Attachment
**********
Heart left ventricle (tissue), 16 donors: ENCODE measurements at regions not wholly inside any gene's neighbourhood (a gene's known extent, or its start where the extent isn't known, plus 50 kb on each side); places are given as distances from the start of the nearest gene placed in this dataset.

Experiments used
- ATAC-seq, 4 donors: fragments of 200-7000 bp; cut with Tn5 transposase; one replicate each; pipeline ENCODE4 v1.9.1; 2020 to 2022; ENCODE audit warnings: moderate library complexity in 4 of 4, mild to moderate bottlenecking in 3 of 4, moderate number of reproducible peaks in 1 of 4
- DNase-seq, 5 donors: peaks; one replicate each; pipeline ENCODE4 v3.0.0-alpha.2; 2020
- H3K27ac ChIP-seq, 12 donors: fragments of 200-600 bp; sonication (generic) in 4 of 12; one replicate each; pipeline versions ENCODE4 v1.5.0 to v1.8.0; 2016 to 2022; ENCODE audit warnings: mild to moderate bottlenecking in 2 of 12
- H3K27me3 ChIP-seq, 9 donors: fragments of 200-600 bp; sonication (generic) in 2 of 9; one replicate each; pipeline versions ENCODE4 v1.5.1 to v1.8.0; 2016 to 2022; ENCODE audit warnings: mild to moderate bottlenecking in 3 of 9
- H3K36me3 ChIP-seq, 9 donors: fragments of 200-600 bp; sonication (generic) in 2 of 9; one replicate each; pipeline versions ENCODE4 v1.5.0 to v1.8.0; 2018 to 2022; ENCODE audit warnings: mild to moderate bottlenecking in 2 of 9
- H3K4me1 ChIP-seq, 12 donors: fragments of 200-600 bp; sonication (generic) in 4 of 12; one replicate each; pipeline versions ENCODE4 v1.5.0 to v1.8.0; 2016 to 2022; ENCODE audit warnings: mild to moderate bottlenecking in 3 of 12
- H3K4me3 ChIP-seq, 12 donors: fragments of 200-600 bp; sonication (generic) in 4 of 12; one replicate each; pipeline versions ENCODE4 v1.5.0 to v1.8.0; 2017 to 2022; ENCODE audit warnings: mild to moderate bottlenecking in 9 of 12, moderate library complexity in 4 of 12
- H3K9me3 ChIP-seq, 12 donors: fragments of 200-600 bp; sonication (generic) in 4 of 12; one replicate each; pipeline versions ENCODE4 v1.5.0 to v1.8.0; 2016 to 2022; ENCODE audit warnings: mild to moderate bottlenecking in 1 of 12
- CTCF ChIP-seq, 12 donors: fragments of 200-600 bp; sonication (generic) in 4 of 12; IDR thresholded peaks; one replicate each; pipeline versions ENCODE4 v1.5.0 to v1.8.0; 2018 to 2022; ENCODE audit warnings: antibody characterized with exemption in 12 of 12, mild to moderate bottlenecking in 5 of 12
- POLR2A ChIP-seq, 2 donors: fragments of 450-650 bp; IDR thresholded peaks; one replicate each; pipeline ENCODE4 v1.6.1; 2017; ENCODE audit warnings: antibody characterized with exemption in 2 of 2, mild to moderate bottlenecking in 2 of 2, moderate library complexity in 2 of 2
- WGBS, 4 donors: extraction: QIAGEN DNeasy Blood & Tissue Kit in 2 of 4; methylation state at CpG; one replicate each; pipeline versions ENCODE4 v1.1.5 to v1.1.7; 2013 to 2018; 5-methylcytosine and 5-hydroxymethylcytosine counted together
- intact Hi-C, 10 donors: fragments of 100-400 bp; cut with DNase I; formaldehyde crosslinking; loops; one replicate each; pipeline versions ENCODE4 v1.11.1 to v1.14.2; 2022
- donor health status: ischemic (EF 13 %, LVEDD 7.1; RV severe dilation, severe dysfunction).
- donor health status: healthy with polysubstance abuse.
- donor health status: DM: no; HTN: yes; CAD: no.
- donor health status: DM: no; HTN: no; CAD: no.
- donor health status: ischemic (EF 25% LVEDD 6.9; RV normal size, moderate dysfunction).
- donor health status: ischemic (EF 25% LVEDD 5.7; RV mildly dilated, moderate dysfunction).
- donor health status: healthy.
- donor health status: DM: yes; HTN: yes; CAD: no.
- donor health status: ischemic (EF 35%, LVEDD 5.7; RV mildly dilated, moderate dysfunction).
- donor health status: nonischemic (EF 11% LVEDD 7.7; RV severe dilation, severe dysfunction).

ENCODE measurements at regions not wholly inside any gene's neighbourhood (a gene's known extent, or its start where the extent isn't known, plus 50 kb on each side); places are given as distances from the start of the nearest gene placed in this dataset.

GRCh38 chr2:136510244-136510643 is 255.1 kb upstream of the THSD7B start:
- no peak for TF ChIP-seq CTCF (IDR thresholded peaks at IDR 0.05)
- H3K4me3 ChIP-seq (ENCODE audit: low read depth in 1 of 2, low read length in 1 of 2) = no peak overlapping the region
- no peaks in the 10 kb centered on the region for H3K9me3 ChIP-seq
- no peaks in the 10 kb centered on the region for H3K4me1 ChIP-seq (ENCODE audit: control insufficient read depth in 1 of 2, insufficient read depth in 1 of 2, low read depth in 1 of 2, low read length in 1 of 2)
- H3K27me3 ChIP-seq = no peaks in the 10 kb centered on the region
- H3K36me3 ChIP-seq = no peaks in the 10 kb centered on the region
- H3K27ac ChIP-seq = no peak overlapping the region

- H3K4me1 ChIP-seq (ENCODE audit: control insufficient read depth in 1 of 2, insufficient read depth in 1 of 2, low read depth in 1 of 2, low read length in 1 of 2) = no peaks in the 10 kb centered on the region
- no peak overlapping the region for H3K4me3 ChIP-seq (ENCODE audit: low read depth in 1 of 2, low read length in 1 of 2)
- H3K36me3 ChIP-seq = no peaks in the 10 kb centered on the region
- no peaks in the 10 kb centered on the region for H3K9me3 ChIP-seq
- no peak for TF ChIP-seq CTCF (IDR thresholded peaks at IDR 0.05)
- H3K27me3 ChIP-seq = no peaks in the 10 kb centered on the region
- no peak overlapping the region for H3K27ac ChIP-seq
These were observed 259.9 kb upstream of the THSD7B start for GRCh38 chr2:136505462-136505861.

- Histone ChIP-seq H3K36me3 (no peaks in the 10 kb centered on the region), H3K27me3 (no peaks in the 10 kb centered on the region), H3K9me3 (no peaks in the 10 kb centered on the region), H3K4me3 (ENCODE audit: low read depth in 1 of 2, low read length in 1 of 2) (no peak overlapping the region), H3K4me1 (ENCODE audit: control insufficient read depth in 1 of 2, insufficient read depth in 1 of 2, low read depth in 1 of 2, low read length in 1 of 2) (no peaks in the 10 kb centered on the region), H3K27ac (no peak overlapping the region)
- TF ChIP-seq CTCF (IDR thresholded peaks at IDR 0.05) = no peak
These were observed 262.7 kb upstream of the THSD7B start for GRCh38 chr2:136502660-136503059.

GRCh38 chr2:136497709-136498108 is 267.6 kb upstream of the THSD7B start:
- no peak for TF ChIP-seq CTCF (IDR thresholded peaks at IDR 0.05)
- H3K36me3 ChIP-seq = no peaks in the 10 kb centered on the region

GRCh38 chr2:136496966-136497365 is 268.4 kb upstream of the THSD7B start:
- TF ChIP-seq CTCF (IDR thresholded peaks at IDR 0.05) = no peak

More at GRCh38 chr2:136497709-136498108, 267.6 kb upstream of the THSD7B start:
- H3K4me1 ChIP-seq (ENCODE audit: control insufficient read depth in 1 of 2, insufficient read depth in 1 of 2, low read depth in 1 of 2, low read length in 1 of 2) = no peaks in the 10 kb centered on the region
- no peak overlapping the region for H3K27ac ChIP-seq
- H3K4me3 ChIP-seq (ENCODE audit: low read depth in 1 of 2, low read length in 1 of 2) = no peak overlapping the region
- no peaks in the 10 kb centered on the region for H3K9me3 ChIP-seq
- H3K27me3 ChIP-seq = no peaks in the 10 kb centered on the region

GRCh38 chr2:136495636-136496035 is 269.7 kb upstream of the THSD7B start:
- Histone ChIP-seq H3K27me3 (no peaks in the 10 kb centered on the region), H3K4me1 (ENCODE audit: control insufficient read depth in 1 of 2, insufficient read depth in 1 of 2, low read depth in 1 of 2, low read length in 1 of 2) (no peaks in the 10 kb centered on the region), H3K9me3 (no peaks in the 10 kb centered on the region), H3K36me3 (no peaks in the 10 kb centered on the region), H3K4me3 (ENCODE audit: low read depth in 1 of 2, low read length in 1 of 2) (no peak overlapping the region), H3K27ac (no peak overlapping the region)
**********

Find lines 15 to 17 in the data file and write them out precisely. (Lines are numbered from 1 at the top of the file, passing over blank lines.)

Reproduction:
- donor health status: ischemic (EF 13 %, LVEDD 7.1; RV severe dilation, severe dysfunction).
- donor health status: healthy with polysubstance abuse.
- donor health status: DM: no; HTN: yes; CAD: no.